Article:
An analysis revealed that in a cohort of patients with cardiovascular implantable electronic devices (CIEDs) requiring radiotherapy (RT), all cases of single-event upset malfunction (device memory data loss or parameter reset) was 21% for neutron-producing RT and 0% for non-neutron- producing RT (178 courses).
Whenever feasible, the use on non-neutron-producing radiotherapy is recommended, according to a retrospective review published online ahead of print in JAMA Oncology.
Researchers included all patients with a functioning CIED who underwent RT between August 2005 and January 2014 with CIED interrogation data following RT in an academic cancer center.
The intent was to find clinical incidence, predict malfunction, and describe associated clinical consequences in a large cohort of patients treated with photon- and electron-based RT.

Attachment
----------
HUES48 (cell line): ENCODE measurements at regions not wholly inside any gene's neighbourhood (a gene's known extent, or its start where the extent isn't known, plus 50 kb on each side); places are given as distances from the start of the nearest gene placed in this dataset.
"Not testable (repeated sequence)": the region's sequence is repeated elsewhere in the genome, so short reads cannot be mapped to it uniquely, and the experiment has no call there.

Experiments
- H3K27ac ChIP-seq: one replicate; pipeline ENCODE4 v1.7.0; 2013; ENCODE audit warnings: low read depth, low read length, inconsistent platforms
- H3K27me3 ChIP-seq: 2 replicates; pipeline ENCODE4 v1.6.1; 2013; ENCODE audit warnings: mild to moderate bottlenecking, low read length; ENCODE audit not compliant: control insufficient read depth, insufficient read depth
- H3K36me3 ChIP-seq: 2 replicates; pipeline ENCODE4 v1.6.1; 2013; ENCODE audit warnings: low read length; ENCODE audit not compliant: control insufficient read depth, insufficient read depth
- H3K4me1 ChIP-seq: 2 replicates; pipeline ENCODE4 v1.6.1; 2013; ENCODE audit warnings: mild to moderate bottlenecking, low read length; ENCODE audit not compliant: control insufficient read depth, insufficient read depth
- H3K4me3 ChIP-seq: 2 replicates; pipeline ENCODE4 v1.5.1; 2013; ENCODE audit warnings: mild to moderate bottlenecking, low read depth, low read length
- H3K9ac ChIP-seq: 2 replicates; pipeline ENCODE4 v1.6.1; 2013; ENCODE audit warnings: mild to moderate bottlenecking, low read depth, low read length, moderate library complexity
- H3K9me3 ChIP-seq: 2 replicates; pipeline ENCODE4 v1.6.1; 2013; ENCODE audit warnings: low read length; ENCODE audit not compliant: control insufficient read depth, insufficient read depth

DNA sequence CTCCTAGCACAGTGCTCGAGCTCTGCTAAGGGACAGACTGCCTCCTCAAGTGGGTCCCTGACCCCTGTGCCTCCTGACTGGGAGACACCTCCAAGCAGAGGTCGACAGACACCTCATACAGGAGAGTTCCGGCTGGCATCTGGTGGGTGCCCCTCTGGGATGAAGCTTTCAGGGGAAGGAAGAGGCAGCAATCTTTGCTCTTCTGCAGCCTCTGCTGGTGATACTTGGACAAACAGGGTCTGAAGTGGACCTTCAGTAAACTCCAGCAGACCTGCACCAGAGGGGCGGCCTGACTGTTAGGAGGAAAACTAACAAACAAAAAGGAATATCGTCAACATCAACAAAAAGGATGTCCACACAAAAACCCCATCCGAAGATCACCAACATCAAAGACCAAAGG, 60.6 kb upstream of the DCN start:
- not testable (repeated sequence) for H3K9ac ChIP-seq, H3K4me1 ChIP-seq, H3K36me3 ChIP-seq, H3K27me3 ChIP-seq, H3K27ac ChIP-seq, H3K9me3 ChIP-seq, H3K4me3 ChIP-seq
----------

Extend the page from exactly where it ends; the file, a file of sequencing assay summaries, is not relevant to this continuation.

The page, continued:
A total of 249 courses of photon- and electron-based RT were found in 215 patients (123 [57%] pacemakers; 92 implantable cardioverter defibrillators [43%]). Substantial neutron production was generated in 71 courses (29%).
Malfunction of CIED, characterized by single-event upset and delayed effects including signal interference, pacing threshold changes, and premature battery depletion that was attributed to RT occurred during 18 courses (7%).
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Those most likely to have a single-event upset were patients treated to the abdomen/pelvis region. Neutron-producing radiation (>10 MV) was the principal risk factor for device malfunction.
Six patients with a CIED parameter reset developed clinical symptoms: 3 hypotension and/or bradycardia, 2 abnormal chest ticking consistent with pacemaker syndrome, 1 congestive heart failure. The 3 episodes of signal interference did not result in clinical effects. No delayed malfunctions were directly linked to RT.
- Grant JD, Jensen GL, Tang C, et al. Radiotherapy-induced malfunction in contemporary cardiovascular implantable electronic devices: clinical incidence and predictors. JAMA Oncol. 2015. [epub ahead of print]. doi: 10.1001/jamaoncol.2015.1787.